My experience during lockdown has been challenging but more importantly enlightening. I feel I can speak for many when I say the various challenges posed by the pandemic have driven us to question our realities and the way we choose to live our lives, as well as taught us more about ourselves and others. Although, being in a position where you are able to reflect on your life is a privilege symptomatic of the very issue this article will discuss- that being capitalism. Capitalism for all its benefits is unquestionably the catalyst for the majority of injustices prevalent in the world today.
Many of the existing injustices across the globe e.g. poverty have inevitably been amplified by the effects of Covid-19 and have ironically become more apparent through reflections on capitalist privilege. For instance, through reflecting on the increase in fast fashion consumption over lockdown we can understand the implications of capitalist privilege (i.e. the ability to continuously purchase non-essential products) on exploited workers and the environment. According to Oxfam, ‘the carbon footprint of new clothes in the UK each month is greater than flying a plane around the world 900 times’. Whilst this is a clear global concern for the environment, it is also a major ethical concern in that developed countries such as the UK continue to contribute vast amounts of CO2 emissions that disproportionately impact less developed and developing countries in the global south.
The pandemic can be said to have caused a void for many, with fewer distractions and more restrictions, a ‘modern reality check’ emerged. Advances in capitalism/ platform capitalism and therefore consumerism arose to supplement the void. Platform capitalism is when business takes place through the recruitment of vast numbers of people who utilise a company’s platform to make profit e.g. Deliveroo and Zoom. In addition to when platforms such as Amazon and Deliveroo profit from the products or services sold by individuals or companies utilising the platform. The significance of platform capitalism is that platforms such as Deliveroo and Zoom instigate new inclinations within capitalism that impede the emergence of a non-capitalist future. This has been paired with various companies shifting to accommodate more online shopping.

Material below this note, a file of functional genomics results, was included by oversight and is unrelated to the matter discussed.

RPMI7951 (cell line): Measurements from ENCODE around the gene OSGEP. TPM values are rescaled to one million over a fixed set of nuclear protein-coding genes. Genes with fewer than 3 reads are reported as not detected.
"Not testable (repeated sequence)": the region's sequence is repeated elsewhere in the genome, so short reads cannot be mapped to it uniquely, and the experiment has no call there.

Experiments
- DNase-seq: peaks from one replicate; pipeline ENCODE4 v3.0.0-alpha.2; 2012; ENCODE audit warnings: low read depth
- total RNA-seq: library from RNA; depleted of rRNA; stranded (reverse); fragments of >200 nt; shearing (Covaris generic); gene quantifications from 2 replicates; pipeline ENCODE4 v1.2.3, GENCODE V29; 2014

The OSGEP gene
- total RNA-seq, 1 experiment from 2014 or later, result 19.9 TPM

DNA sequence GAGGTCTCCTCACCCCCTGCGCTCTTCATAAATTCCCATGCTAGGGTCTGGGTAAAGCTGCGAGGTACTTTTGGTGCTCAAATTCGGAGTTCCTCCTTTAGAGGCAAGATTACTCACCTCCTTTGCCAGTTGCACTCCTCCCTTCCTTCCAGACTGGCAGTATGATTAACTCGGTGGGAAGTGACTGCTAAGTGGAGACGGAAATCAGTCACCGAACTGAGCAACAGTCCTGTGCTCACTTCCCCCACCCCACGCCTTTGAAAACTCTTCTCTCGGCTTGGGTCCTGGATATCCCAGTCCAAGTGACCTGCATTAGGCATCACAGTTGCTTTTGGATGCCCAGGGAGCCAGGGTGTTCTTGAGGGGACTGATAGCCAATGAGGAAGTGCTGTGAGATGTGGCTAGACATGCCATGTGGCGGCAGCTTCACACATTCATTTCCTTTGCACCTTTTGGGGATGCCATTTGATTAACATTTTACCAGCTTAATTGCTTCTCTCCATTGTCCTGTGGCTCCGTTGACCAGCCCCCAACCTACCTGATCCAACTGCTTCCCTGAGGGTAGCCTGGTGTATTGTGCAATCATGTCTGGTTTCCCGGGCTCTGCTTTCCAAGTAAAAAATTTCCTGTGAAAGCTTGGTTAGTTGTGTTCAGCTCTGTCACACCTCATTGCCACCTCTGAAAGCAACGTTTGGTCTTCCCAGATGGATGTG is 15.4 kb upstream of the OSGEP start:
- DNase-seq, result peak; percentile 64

Ironically, along with the tremendous increase in alternative means of consumerism (online) over lockdown has come a rise in awareness of the injustices caused by capitalism and therefore consumerism. The rise in awareness is evidenced by the presence of numerous posts on social media platforms such as Instagram, Twitter, Facebook and TikTok educating people on this matter. Recent events relating to the BLM movement has put capitalism and therefore fast fashion under the spotlight, in order to highlight fundamental plagues of the world such as systemic racism. Consequently, people are becoming more conscious of their everyday life choices and of the ways in which they consume. Relating back to the beginning of this article, although these unprecedented times have resurfaced many ongoing issues of the world, we have seen people come together and stand up against the very systems and institutions that are responsible for these issues. There is much to learn from these difficult times, as well as many positive outcomes that we can achieve. It is our responsibility to increase our awareness and ensure we strive to become conscious individuals.
“The things you own end up owning you”- Chuck Palahniuk
Yasmine Hisham (BA Hons) International Relations and Development (2017-20)